Build.bat will actually compile your code for you and produce an elf and map file as output.

NativeCode.c is an example file that shows you some basic functions. You can modify it and add your own functions. Every function you write that you want to be called from managed code must have the following signature:

int YourFunc(void** args);
Warning

Make sure you only use C with the provided scripts. C++ is a more advanced use case not covered here.

When you invoke that function from the managed side, any arguments you pass will be found in that void** parameter. If you pass five arguments, then args will be an array of five void pointers. It is your job to then cast each of these pointers to their native equivalent. The following table shows the supported NETMF parameter types and their native equivalent:

C# Parameter Native Parameter
byte unsigned char
sbyte char
short short
ushort unsigned short
int int
uint unsigned int
long long
ulong unsigned long
float float
double double
bool unsigned char
Bitmap unsigned short[]

Arrays of each of the above parameters (except bitmaps) are also supported. When passing a non-array parameter, it is by value. Any changes to these parameters on the native side are not seen on the managed side. Arrays, however, are passed by reference. Any change to the value of a member of an array is seen on the managed side. Make sure to not read or write past the end of the array. It is up to you to track its length, perhaps through a second parameter you pass.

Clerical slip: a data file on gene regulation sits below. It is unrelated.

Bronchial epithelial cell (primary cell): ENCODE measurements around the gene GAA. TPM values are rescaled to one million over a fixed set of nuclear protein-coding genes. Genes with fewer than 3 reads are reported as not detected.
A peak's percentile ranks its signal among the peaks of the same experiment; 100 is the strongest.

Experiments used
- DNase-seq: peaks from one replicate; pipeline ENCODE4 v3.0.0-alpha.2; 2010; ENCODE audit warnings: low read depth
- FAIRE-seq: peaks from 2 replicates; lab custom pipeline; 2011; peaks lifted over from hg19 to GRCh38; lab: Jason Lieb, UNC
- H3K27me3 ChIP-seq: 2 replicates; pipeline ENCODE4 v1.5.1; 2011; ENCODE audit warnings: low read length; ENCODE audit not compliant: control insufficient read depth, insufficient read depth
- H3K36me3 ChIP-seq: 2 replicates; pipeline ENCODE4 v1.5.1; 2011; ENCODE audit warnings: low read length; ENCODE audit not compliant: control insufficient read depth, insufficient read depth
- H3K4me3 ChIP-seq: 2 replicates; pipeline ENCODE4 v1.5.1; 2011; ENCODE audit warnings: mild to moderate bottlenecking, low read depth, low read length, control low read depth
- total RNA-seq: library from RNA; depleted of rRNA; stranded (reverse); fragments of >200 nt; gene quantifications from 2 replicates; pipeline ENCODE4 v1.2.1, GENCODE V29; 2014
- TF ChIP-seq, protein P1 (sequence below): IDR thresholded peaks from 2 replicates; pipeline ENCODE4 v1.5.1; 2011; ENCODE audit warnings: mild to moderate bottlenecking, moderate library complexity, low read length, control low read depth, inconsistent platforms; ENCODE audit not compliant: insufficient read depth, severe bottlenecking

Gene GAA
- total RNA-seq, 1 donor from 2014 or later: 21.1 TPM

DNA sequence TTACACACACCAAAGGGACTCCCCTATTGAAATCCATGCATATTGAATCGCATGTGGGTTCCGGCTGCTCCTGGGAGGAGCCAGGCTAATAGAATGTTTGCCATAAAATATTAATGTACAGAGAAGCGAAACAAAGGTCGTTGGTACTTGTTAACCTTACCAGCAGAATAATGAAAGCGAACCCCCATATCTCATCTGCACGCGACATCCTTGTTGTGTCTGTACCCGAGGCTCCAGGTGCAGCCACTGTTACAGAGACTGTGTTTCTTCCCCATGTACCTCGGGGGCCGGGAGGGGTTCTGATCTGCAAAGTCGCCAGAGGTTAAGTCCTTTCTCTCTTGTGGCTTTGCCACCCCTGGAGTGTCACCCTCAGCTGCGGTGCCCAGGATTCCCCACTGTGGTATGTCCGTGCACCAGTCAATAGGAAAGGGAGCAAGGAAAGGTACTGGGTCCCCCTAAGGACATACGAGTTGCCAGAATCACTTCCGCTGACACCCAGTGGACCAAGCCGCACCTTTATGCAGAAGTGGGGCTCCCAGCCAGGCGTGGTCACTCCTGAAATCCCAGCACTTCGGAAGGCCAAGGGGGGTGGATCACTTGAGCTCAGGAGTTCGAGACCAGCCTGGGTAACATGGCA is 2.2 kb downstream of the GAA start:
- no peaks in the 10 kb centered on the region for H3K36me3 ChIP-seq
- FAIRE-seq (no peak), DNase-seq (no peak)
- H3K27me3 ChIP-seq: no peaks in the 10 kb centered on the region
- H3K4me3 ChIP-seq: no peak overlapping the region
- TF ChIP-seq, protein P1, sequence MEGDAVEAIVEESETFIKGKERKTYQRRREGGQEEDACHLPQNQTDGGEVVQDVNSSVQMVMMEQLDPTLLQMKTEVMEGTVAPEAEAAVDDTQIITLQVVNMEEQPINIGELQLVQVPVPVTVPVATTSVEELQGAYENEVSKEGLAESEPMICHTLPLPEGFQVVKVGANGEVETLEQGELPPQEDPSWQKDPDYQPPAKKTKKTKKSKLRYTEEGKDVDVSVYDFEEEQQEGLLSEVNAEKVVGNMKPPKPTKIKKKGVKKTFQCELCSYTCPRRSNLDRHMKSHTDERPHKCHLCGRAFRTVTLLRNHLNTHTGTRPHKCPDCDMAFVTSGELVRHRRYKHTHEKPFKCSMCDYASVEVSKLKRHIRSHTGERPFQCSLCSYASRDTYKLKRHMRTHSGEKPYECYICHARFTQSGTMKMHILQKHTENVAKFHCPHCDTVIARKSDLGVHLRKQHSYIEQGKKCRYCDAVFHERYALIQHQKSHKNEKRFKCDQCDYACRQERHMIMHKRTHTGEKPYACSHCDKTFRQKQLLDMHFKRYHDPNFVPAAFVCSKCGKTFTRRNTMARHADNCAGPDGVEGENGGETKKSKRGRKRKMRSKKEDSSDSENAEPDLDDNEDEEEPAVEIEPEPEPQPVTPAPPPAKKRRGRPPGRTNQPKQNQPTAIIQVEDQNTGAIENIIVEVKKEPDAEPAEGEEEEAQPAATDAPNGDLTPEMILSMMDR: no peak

For example, imagine you have passed an integer, a byte array, its length, and a boolean down to the native side. You can retrieve those parameters using the following code:

int YourFunc(void** args) {
	int arg1 = *(int*)(args[0]); //the integer
	unsigned char* arg2 = (unsigned char*)(args[1]); //the byte array
	int arg3 = *(int*)(args[2]); //the length of the byte array
	unsigned char arg4 = *(unsigned char*)(args[3]); //the boolean
}

When you pass a primitive value, you simple cast the void pointer to a pointer of the corresponding native type and dereference it. When the argument is an array, you again cast the void pointer to a pointer of the corresponding native type but you do not reference it. You can dereference that pointer as if it were an array. Again, make sure to not read beyond its length.